Wikipedia: 大山街道ふるさと館 (JA)

30. 東光寺

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Tokoji Temple is a temple of the Tendai sect located at 1-chome, Futaba, Shinagawa-ku, Tokyo. The name of the mountain is Kuonzan Fudoin, and the main temple is Amitabha. The war memorial tower that stands next to the mountain gate is an animal memorial tower for memorializing animals such as war horses, military dogs, and carrier pigeons that were victims of the war. In the middle of the approach, there is a toilet guard hall where King Karasusama called Tosu is enshrined. As a pilgrimage shrine, it also enshrines Bishamonten, one of the seven lucky gods of Ebara.

Wikipedia: 東光寺 (品川区) (JA)

31. Hounji Temple

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Hounji Temple

Hounji Temple is a temple of Nichiren Buddhism located in Hiroo, Shibuya-ku, Tokyo. The name of the mountain is Mt. Koei. The former main temple is Kokuzenji Temple in Higashi-ku, Hiroshima City. In the precincts, there is a monument derived from the White Eagle Kannon Hall and the White Eagle Kannon Bodhisattva. In the Edo period, it flourished under the protection of the Asano family of Hiroshima Domain (the main family of the Asano family of the Ako Domain), and because of this relationship, the name of Ako Yoshishi is listed in the history book of this temple.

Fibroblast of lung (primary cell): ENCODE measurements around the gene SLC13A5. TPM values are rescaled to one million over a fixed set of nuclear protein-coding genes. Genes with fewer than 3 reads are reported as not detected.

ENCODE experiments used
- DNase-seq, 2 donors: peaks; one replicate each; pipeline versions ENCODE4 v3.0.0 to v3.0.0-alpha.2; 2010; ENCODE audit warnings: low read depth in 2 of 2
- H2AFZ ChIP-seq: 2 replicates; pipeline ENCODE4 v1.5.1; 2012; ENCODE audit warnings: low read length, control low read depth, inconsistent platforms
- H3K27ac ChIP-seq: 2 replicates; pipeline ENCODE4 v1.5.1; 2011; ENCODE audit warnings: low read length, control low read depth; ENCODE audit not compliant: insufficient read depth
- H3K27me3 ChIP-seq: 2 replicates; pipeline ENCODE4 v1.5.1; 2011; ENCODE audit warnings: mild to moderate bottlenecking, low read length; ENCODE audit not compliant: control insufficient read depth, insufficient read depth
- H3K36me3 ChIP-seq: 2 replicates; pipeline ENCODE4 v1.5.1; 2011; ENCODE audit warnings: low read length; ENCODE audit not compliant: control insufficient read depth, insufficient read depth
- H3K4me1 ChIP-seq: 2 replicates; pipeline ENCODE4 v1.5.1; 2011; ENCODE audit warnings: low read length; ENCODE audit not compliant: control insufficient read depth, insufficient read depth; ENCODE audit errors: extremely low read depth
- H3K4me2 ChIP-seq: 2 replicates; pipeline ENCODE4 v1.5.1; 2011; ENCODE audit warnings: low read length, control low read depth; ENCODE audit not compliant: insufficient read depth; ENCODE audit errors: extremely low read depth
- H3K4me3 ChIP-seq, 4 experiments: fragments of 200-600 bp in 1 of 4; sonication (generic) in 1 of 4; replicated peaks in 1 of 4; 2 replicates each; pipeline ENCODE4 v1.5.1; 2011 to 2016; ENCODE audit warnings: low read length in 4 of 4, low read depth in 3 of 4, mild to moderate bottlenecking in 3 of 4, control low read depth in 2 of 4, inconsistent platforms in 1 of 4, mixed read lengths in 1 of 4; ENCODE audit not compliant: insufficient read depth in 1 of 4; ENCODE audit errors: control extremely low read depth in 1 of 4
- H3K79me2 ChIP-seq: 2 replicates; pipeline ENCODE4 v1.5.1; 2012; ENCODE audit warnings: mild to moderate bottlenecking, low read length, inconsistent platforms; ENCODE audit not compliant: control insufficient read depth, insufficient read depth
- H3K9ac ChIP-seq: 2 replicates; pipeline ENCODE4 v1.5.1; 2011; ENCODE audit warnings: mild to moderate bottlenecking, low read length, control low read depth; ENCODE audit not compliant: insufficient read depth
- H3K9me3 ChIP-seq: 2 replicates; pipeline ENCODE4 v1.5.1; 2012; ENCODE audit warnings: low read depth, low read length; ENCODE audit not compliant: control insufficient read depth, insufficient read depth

Wikipedia: 法雲寺 (渋谷区) (JA)

32. 長勝寺

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Choshoji Temple is a Nichiren Buddhist temple located in Ichinoe 6-chome, Edogawa-ku, Tokyo. The name of the mountain is Mt. Riei. In the 11th year of Tensho (1583), Zengakuin Nisshin was opened, so it is also called Zengakuin. The founder, Nisshin, was a disciple of the ninth generation of Myokakuji, Nissumi, and Choshoji was initially the head of the tower of Myokakuji. The former main temple is located in Nakayama, Ichikawa City, Chiba Prefecture. In ancient times, it was called the Lotus Hall and is said to have been a lodging place for the Lotus Sutra Temple.